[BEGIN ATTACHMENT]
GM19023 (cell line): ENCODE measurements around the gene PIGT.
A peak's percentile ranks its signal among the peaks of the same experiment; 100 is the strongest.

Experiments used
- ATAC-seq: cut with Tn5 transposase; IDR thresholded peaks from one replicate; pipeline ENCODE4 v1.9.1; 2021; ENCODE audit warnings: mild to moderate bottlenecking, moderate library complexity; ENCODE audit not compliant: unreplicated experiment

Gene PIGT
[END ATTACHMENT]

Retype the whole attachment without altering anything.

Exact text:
GM19023 (cell line): ENCODE measurements around the gene PIGT.
A peak's percentile ranks its signal among the peaks of the same experiment; 100 is the strongest.

Experiments used
- ATAC-seq: cut with Tn5 transposase; IDR thresholded peaks from one replicate; pipeline ENCODE4 v1.9.1; 2021; ENCODE audit warnings: mild to moderate bottlenecking, moderate library complexity; ENCODE audit not compliant: unreplicated experiment

Gene PIGT